Did you know that brain processes visual information 60,000 times faster than text? Neither did I, but when I learned that, I started seeing some great possibilities to let D,9, narrate his lessons in a creative way. Add in all the skills required to create a fun and relatively concise video, and you can see why I was super excited when I started thinking about practicing narration by making a video presentation as part of his school day!
Narration, for those who are maybe new to the game, or have been using an open-and-go curriculum, is really straightforward and an excellent way to gauge what your child is picking up. It requires that they tell you, in their own words, about the story, period in history, science experiment, or whatever other concept you’ve been teaching, in their own words and as tidily and free of “um”s as possible. You don’t require it for every lesson, or every chapter; instead you spread it across the various subjects and maybe 3-5 times per week depending on age. Any more than that and they begin to twitch and cringe when you ask them to do it.
I was compensated for my time in writing this post, and I received a short membership in order to try it out. All opinions are mine and those of the (extremely opinionated!) child who participated.
I am a firm believer in the benefits of narration. For those who are new to this blog, I have a 25 year old who was homeschooled through high school, a 16 year old who is beginning her last year before graduation, and a 9 year old who’s stuck with his mom for a few more years yet! We have used narration for all three children despite their different learning challenges and styles.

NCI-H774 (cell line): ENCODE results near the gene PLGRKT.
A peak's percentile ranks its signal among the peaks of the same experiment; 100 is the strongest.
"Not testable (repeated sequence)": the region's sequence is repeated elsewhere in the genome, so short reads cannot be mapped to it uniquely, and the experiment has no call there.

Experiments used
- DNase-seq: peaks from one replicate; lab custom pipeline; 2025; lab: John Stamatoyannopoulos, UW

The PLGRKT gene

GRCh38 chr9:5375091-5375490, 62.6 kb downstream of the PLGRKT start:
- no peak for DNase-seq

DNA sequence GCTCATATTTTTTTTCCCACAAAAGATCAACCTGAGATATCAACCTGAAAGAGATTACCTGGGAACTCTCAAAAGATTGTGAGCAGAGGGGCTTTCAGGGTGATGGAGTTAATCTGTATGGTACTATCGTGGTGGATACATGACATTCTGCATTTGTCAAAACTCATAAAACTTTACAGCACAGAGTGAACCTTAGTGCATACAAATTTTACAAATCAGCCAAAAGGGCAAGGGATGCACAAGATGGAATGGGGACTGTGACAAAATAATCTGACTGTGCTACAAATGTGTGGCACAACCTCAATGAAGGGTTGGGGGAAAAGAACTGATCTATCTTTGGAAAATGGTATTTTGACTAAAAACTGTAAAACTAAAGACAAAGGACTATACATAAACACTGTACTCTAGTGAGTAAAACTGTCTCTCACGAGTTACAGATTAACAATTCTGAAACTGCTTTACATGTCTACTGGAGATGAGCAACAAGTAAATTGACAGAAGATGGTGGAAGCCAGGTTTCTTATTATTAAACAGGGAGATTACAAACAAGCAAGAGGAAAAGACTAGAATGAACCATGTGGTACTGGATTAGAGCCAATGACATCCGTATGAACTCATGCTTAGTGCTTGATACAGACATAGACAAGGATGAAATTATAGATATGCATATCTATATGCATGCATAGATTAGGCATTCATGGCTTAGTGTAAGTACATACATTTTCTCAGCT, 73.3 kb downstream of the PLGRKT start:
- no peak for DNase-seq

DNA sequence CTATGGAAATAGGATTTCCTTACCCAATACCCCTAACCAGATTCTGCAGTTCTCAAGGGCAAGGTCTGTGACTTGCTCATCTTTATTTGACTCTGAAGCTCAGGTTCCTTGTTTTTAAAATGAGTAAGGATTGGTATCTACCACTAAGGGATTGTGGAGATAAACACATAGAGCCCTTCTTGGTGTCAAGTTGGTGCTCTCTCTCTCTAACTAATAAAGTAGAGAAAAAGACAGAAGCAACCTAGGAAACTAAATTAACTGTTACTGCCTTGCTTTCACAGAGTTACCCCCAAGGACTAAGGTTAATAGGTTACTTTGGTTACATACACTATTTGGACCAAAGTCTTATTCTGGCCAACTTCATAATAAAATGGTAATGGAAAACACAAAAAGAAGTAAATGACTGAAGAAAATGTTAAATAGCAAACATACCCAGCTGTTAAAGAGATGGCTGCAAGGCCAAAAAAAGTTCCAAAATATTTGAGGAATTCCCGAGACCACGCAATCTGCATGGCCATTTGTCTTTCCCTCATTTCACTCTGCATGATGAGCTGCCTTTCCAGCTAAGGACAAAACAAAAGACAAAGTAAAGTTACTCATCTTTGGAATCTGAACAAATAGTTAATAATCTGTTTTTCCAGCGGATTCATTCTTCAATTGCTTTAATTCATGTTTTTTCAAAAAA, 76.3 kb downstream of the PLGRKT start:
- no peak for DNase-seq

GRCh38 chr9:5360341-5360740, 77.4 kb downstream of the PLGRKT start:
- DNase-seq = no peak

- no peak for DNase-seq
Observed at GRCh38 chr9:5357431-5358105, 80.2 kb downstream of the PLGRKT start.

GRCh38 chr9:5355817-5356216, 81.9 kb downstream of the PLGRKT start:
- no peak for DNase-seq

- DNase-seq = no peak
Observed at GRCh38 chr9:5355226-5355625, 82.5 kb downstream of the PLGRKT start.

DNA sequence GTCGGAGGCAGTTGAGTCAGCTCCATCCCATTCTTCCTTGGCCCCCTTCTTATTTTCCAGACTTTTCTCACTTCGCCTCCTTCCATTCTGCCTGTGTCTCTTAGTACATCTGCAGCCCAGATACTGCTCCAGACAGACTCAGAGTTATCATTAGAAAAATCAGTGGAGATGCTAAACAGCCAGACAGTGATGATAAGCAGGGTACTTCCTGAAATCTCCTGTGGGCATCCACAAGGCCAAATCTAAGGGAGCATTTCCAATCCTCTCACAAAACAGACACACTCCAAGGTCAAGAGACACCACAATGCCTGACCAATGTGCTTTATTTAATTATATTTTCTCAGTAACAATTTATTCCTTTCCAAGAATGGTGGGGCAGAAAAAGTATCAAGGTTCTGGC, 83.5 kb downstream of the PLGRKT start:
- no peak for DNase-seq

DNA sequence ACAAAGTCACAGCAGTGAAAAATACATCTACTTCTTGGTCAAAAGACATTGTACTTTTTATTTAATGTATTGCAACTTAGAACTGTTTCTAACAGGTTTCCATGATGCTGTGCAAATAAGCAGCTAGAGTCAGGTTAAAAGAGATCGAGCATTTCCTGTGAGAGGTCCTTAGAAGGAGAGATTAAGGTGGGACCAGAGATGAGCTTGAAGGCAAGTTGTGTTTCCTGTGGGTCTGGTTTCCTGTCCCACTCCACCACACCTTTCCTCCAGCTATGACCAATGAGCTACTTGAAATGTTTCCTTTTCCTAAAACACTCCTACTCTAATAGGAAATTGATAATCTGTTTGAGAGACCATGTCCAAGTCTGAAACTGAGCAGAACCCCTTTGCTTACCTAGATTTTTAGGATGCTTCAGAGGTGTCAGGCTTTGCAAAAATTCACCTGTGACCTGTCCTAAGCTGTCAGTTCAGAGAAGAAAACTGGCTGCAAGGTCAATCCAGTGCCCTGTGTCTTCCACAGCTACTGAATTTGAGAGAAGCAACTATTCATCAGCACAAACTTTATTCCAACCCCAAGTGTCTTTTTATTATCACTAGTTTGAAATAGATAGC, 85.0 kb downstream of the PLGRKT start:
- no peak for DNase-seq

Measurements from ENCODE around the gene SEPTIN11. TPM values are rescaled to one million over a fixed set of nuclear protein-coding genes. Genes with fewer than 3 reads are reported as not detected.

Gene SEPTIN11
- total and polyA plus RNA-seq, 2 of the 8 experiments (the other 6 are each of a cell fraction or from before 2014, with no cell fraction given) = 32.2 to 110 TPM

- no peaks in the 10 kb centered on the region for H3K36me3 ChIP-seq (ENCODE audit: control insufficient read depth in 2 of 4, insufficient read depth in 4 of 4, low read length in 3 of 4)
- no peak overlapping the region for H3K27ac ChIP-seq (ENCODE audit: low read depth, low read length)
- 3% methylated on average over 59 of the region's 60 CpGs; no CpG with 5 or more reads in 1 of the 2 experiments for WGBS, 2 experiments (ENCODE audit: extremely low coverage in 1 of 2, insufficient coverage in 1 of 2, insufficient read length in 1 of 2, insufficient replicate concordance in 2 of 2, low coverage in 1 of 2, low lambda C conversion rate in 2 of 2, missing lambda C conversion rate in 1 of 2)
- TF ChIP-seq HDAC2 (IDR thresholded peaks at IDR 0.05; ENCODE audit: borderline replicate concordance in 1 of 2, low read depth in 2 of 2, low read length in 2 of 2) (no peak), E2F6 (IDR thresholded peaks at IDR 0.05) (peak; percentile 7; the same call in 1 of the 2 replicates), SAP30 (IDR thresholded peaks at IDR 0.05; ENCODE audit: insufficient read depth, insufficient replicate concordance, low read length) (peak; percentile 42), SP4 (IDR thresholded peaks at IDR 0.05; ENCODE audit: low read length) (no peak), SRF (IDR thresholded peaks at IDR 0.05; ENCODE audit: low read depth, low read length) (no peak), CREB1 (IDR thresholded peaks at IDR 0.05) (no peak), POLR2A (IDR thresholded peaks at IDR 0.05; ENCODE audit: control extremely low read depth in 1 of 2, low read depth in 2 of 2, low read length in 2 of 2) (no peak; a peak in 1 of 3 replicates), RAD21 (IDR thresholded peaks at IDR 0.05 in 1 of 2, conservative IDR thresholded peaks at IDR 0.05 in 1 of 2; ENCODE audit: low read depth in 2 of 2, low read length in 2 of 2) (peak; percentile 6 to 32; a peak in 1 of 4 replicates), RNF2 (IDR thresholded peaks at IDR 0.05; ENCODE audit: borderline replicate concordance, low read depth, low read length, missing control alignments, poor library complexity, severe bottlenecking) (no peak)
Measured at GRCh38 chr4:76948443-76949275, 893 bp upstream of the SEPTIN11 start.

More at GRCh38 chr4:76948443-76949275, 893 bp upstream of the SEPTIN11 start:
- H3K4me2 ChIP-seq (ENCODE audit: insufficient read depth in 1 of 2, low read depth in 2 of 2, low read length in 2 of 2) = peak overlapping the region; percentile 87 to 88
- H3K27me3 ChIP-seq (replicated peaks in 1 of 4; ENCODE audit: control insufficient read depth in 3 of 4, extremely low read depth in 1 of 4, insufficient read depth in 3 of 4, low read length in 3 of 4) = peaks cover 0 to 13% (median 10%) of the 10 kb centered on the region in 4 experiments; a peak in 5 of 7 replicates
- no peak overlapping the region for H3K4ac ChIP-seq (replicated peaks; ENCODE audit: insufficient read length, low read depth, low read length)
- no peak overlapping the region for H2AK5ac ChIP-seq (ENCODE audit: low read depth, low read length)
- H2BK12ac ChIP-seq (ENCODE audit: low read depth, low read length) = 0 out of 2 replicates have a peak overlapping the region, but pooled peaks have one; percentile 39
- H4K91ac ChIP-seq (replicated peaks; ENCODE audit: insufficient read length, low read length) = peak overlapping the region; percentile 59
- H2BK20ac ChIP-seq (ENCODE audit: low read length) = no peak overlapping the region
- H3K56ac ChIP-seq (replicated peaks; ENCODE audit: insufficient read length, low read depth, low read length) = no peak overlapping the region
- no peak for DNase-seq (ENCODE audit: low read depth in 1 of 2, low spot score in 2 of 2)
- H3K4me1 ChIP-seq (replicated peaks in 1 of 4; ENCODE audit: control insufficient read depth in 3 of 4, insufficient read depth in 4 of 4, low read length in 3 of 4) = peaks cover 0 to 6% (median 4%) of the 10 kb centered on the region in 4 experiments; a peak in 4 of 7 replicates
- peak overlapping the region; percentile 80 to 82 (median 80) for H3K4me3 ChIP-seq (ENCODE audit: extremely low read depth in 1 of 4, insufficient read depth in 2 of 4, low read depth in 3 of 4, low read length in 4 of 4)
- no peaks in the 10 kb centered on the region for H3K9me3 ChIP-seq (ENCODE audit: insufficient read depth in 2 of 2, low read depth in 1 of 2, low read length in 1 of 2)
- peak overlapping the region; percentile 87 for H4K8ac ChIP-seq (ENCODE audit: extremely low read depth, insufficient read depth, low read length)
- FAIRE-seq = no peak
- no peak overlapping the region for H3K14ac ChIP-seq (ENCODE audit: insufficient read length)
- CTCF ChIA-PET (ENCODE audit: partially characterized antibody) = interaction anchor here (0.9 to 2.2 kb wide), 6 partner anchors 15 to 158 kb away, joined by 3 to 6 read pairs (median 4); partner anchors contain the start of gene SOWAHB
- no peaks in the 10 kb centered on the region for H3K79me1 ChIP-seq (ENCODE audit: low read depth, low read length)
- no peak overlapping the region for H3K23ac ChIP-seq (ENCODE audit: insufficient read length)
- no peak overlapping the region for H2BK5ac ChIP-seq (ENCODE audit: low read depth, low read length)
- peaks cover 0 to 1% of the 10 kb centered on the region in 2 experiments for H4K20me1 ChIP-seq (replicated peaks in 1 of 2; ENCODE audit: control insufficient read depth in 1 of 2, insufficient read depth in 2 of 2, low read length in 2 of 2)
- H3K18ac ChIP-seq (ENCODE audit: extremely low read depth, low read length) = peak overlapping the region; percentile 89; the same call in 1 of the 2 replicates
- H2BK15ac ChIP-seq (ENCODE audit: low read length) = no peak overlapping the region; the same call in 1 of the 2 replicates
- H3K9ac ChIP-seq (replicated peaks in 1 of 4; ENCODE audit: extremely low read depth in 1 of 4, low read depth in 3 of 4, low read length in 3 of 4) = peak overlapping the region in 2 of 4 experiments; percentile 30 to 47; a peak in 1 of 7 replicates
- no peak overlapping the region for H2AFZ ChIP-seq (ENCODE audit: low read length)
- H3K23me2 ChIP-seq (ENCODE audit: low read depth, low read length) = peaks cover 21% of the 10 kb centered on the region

Why narration? It forces them to develop excellent recall, efficient use of language, and to be able to explain a concept to another person which shows that they have truly grasped the information. It’s also a heck of a lot more interesting that taking a test and circling correct answers or filling in the blanks! Narration puts the learning squarely in your child’s hands and encourages independent thought.
D can be very shy lately, so we discounted putting him in front of a camera and went instead for an online video making software called mysimpleshow that allows him to create the video with images and write his own “storyline”.
He is extremely computer savvy, but both of us really appreciated the intuitive style of mysimpleshow when it came to practicing narration by making a video presentation. Because it was so straightforward, D was able to focus on the information that he wanted to share and really enjoy his creative opportunities instead of muttering under his breath (can’t imagine where he gets that from!) and needing to ask for assistance.
We can both see so many possibilities for creating video presentations as a way to demonstrate knowledge! Imagine demonstrating a science experiment instead of writing out all the details on a plain piece of paper. Or writing a persuasive paper but in video form , with appealing pictures to add emphasis and humor. Sending the far-off relatives a weekly summary of what he’s been up to…..the ideas are churning away and D is up for the challenge!
I’m confident that Charlotte Mason, were she alive and teaching today, would have found a way to incorporate videos and other 21st century technology into her classrooms. Mysimpleshow is a wonderful fit for our homeschool and my son’s need for ever-advancing computer skills, and we plan to continue practicing narration by making video presentations for the next school year.
P.S. If you’d like to read more about the benefits of using video in your homeschool lessons or classroom, check out these posts by the creators of the software: